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A Changing Understanding of The Solar System and Why Pluto is Not a Planet
The Solar System of Ancient Greece
The truncated etymology of the word, "planet," (planete in middle English) derives from the Latin word planeta which derives from the Greek word planetai meaning literally, "wandering star."
In BCE Greece, before the invention of sophisticated telescopes and the endeavors of careful observation and mathematic computations in regard to the heavenly bodies, the only bodies that appeared to the lay observed to wander the sky, and indeed the only bodies that wandered in a non-uniform proximal relationship were Mercury, Venus, Mars, Jupiter, Saturn, the Sun, and the Moon. It was to these seven bodies that the label, "planet," was originally applied. (They also incidentally formed a matrix for the seven days of the week.)
This view of our Solar System persisted until Copernicus.
The Copernican Model of Heliocentricty
The Ptolemaic System, or Geocentricity, persisted until 1543 when Nickolai Copernicus published his, "De Revolutionibus Orbium Coelestium." Despite the Theological opposition to this theory it eventually gained traction through the Empirical consensus provided by Galileo, Kepler, and later others.
This new model, which placed the Sun at the center of the Solar System and the Earth as an orbiting body, required the subtraction of the sun and the addition of the Earth as Planets. The calculations also revealed that the Moon indeed was only in orbit around the Earth and thus it was likewise removed from the list of, "planets." The Solar System planetary model as we knew it now consisted of Mercury, Venus, Earth, Mars, Jupiter, and Saturn.
Uranus and Neptune
John Flamsteed first observed Uranus in 1690. Pierre Lemonier likewise observed it a number of times in the mid 1750's. it was reported as a comet by William Herschel in 1781. The Astronomer Royal and Herschel himself remained unsure of how to classify the observed body but they did observe that it lacked the customary, "tail," seen in other comets.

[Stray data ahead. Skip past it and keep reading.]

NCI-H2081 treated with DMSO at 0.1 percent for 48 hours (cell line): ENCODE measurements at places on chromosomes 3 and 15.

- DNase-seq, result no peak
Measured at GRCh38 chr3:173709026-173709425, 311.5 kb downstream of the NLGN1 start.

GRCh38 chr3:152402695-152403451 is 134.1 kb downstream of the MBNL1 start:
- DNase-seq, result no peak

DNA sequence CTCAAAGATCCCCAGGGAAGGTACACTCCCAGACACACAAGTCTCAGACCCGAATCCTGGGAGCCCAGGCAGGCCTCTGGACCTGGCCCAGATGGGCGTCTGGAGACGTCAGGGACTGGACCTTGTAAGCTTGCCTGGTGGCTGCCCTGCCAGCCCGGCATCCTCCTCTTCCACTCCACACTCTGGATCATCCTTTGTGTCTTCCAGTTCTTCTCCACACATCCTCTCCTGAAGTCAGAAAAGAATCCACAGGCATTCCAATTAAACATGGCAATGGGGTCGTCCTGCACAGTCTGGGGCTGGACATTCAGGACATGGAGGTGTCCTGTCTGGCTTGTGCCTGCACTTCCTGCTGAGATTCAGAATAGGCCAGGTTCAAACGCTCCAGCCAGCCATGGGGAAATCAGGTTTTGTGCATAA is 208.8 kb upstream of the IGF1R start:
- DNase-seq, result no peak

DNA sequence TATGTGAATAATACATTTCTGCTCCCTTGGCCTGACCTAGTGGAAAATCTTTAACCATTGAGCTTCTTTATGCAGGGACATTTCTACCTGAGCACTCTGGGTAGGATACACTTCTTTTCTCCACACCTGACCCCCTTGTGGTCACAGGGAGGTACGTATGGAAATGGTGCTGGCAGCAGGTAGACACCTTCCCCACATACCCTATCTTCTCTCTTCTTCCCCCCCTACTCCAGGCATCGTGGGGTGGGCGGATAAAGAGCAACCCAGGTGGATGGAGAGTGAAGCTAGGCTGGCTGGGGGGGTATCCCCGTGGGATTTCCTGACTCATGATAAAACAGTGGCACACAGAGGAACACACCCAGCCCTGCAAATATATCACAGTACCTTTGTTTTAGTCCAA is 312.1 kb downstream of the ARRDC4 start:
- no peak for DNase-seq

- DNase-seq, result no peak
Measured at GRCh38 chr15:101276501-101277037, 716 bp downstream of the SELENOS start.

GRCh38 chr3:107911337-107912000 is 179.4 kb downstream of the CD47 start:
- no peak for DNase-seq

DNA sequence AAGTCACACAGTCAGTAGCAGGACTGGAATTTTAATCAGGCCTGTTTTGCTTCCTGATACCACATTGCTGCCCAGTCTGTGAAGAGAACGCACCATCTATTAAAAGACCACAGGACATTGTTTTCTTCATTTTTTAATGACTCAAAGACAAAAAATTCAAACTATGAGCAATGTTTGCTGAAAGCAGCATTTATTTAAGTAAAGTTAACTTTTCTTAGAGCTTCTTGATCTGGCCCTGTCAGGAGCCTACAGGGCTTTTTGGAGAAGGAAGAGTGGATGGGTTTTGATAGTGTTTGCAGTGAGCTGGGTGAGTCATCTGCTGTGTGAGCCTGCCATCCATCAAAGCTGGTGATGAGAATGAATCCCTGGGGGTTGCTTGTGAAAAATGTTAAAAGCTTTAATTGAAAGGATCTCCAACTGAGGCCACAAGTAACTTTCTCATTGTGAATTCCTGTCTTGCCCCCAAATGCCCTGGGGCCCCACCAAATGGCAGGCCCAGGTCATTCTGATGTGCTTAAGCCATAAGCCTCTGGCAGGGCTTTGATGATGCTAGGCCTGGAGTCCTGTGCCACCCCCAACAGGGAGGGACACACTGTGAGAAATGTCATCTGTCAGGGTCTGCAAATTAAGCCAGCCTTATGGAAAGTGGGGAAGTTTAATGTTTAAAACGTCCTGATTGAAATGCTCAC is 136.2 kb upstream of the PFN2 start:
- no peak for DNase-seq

Further observation of the body's rotation by Anders Lexell and Johan Bode led them to conclude that it was indeed "a moving star that can be deemed a hitherto unknown planet-like object circulating beyond the orbit of Saturn." By 1783 the consensus that a new planet had been discover was accepted.
Hershel originally named the new planet, "Georgium Sidus," (George's Star) in a genuflection to his patron the King of England. The unpopularity of this name outside of Britain, coupled with the tradition of naming planets after the Roman equivalents of Greek gods later caused the name to be changed to Uranus after the Roman god of the sky.
Irregularities in Uranus's Orbit, not accountable for by Newtonian Laws, led Astronomers Le Verrier in France and Adams in England to postulate another planet beyond Uranus. This planet was first seen and recognized for what it was in 1846 by Johann Galle and Heinrich d'Arrest in Berlin.
Le Verrier, presented a memoir to the Academie des Sciences in 1845 predicting the position of Neptune within one degree. These calculations done independently verified the unpublished predictions of Adams. A later Memoir describing the orbit and mass of Neptune by Le Verrier was sent directly to Galle. And so just after midnight on September 24th 1846 with the help of Le Verrier's calculations Neptune was discovered within an hour of searching.
This important discovery was a vindication of Newtonian laws of Motion and thus an important moment in 19th century science.
Though not visible without the aid of a telescope, a scouring of Galileo's records seems to suggests that he observed this Planet beyond Uranus in 1613. After re-reviewing a number of Astronomical records from 1781, 1795, and 1847 by various European Astronomers the confirmation that Neptune sightings had been made numerous time and simply not recognized for what they were was confirmed.